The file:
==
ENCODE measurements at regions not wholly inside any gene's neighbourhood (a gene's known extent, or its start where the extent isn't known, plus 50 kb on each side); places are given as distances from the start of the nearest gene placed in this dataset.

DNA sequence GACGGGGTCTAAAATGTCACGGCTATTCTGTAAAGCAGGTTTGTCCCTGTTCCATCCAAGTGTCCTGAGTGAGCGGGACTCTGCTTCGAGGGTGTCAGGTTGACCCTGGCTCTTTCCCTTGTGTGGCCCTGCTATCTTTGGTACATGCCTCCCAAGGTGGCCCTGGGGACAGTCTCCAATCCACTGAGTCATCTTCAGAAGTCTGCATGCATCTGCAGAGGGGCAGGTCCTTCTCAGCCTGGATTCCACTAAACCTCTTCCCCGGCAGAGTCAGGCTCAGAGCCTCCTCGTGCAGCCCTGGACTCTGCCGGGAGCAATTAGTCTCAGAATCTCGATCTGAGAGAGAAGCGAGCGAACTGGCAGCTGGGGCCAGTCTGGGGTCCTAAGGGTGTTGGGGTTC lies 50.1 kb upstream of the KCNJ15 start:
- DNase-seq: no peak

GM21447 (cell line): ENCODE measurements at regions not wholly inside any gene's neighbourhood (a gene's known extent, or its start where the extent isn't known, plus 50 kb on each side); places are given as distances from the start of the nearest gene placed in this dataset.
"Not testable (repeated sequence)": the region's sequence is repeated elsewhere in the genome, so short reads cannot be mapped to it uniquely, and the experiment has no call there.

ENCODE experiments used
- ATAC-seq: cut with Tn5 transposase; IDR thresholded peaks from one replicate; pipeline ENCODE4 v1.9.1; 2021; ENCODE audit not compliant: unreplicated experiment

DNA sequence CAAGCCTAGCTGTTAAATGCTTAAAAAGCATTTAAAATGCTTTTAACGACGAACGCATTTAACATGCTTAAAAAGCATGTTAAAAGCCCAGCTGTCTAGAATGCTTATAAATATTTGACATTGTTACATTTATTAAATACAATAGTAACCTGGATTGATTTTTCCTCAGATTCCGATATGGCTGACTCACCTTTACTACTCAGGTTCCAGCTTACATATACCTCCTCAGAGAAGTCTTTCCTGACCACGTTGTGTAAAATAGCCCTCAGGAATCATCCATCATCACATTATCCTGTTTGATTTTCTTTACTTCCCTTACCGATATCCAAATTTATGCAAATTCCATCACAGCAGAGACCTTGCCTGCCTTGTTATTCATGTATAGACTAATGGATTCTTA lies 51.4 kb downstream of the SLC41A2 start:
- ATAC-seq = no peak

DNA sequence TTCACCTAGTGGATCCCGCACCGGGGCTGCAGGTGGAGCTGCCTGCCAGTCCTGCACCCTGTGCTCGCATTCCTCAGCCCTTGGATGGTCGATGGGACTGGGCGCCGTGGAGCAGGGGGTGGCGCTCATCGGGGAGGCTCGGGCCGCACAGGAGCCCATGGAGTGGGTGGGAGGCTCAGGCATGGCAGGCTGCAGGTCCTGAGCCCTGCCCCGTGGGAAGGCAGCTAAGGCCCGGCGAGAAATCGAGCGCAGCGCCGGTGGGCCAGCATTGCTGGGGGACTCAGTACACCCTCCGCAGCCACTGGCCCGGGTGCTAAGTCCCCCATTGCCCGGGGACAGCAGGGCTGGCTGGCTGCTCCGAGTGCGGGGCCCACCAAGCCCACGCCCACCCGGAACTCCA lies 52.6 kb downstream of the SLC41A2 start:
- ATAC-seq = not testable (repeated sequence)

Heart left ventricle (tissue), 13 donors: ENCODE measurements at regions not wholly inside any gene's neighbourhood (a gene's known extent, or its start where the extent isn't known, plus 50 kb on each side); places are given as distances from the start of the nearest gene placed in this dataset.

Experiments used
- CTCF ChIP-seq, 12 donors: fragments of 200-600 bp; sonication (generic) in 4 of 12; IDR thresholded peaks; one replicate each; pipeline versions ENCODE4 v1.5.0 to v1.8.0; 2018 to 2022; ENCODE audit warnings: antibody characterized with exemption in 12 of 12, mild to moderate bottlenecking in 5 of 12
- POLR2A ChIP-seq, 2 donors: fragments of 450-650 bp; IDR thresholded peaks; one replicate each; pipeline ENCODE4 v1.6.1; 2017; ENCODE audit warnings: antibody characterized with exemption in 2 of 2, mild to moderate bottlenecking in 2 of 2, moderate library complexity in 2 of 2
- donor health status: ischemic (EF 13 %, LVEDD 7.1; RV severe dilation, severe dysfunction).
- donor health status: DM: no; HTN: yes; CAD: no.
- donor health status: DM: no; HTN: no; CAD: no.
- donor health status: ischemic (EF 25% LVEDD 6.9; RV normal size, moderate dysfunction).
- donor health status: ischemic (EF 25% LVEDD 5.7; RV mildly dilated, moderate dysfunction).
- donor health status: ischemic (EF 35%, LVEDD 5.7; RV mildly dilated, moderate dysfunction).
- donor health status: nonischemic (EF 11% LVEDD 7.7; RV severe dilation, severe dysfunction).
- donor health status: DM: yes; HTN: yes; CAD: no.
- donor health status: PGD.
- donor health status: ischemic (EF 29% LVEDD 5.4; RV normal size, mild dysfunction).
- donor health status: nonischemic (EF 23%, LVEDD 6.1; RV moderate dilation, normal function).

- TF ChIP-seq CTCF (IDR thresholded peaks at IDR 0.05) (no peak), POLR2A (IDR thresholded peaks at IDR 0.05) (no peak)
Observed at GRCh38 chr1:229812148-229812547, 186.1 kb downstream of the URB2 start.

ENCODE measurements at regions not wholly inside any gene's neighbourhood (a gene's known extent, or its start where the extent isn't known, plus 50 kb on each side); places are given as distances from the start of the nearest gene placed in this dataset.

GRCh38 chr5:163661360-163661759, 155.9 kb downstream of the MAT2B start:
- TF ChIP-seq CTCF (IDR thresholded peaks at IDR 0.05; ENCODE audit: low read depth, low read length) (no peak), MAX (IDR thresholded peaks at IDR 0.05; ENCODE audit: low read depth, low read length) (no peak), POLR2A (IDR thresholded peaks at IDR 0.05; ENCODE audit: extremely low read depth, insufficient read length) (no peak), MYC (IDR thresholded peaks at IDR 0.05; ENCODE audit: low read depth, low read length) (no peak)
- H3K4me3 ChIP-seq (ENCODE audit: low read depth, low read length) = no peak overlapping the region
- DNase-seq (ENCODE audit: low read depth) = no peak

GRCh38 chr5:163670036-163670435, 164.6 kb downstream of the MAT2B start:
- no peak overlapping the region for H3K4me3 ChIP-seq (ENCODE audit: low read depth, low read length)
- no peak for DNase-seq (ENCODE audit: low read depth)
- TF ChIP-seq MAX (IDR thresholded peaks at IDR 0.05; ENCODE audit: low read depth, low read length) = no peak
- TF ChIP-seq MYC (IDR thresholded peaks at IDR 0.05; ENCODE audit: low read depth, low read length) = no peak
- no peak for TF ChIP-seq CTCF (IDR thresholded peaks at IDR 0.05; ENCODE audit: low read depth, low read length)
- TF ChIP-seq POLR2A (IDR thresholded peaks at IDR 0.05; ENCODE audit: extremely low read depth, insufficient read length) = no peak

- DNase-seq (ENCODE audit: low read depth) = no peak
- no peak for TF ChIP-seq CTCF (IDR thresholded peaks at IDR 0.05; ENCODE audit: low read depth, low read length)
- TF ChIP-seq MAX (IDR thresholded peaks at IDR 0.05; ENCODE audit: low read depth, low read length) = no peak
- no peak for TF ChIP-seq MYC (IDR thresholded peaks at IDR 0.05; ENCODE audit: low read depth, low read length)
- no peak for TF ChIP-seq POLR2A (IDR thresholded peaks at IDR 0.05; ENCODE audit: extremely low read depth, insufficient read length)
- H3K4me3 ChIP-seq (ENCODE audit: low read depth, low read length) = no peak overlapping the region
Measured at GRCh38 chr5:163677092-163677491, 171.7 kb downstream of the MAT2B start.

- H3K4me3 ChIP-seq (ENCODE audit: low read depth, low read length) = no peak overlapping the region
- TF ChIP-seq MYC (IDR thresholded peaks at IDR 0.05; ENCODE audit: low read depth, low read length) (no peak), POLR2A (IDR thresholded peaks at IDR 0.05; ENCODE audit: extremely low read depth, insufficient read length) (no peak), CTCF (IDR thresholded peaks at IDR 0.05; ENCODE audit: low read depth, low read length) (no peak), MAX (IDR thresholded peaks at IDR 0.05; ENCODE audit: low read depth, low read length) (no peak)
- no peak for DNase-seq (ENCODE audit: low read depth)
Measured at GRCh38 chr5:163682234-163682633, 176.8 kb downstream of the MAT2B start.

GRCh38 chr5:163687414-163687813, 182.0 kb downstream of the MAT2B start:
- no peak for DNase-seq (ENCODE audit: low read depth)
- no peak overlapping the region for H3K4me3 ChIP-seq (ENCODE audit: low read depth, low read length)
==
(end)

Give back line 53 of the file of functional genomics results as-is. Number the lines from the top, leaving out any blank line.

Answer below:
- no peak for DNase-seq (ENCODE audit: low read depth)